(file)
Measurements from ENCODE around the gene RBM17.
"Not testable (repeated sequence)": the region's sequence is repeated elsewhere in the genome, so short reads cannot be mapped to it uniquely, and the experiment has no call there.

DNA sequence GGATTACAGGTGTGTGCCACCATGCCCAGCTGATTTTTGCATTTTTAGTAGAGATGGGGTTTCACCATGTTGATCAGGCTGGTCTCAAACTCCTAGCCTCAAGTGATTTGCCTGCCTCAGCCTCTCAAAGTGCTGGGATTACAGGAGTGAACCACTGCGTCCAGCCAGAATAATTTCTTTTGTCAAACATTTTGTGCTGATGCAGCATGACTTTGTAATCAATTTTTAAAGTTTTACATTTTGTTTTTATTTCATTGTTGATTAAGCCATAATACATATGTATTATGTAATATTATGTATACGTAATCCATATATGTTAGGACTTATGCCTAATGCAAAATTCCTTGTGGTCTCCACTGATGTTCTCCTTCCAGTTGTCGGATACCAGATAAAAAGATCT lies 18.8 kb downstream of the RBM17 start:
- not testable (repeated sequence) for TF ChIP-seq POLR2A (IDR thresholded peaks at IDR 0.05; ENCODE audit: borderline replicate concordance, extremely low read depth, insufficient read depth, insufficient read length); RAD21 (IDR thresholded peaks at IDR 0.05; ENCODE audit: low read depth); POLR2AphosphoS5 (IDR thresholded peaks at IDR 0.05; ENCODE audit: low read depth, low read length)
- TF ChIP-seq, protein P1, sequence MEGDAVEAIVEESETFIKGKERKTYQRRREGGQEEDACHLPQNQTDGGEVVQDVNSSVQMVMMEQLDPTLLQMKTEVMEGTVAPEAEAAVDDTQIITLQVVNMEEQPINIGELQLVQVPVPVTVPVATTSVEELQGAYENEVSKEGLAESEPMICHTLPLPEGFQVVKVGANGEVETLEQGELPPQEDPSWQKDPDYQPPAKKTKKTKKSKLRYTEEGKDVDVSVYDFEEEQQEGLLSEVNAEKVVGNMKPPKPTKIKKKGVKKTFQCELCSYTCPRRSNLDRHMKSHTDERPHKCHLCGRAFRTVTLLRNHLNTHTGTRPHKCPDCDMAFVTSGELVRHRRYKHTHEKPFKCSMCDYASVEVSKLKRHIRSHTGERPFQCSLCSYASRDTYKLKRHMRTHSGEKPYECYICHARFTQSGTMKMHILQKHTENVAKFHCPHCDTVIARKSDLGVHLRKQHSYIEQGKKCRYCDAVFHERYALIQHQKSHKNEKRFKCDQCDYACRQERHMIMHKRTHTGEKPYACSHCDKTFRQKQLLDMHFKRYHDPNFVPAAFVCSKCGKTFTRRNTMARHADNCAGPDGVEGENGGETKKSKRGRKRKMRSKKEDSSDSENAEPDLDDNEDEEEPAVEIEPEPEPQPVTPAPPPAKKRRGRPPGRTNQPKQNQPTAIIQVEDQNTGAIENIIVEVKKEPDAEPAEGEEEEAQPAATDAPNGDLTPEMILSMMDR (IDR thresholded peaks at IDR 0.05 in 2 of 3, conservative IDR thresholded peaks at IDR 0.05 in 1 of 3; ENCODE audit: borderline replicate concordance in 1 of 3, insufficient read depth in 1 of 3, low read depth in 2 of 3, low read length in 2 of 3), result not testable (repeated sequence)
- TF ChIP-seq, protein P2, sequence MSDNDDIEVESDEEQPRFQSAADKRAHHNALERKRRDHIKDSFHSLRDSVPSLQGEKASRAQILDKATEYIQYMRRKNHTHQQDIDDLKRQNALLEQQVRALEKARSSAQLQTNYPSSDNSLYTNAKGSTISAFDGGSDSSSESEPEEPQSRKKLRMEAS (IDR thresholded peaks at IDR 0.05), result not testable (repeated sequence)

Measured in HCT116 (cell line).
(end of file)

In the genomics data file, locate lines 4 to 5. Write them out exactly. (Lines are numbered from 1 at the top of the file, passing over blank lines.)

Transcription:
- not testable (repeated sequence) for TF ChIP-seq POLR2A (IDR thresholded peaks at IDR 0.05; ENCODE audit: borderline replicate concordance, extremely low read depth, insufficient read depth, insufficient read length); RAD21 (IDR thresholded peaks at IDR 0.05; ENCODE audit: low read depth); POLR2AphosphoS5 (IDR thresholded peaks at IDR 0.05; ENCODE audit: low read depth, low read length)
- TF ChIP-seq, protein P1, sequence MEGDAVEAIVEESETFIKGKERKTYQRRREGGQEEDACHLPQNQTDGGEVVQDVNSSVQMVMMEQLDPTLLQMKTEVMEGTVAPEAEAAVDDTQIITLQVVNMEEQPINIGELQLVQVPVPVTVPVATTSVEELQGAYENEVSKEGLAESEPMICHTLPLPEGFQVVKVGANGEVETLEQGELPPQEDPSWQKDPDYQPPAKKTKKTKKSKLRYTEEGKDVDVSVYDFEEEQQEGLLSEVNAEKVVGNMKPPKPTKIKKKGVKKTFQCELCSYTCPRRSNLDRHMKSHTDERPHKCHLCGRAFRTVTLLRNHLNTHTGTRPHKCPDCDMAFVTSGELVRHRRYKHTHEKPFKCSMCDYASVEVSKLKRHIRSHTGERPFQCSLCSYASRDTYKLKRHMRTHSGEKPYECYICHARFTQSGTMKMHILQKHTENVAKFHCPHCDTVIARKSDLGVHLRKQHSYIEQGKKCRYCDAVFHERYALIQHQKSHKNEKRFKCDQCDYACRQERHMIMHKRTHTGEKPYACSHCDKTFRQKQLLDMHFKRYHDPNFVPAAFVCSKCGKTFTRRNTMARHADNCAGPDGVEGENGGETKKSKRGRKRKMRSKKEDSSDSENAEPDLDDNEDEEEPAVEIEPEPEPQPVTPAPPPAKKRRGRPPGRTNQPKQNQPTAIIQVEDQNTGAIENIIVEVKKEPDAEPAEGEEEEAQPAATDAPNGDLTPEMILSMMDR (IDR thresholded peaks at IDR 0.05 in 2 of 3, conservative IDR thresholded peaks at IDR 0.05 in 1 of 3; ENCODE audit: borderline replicate concordance in 1 of 3, insufficient read depth in 1 of 3, low read depth in 2 of 3, low read length in 2 of 3), result not testable (repeated sequence)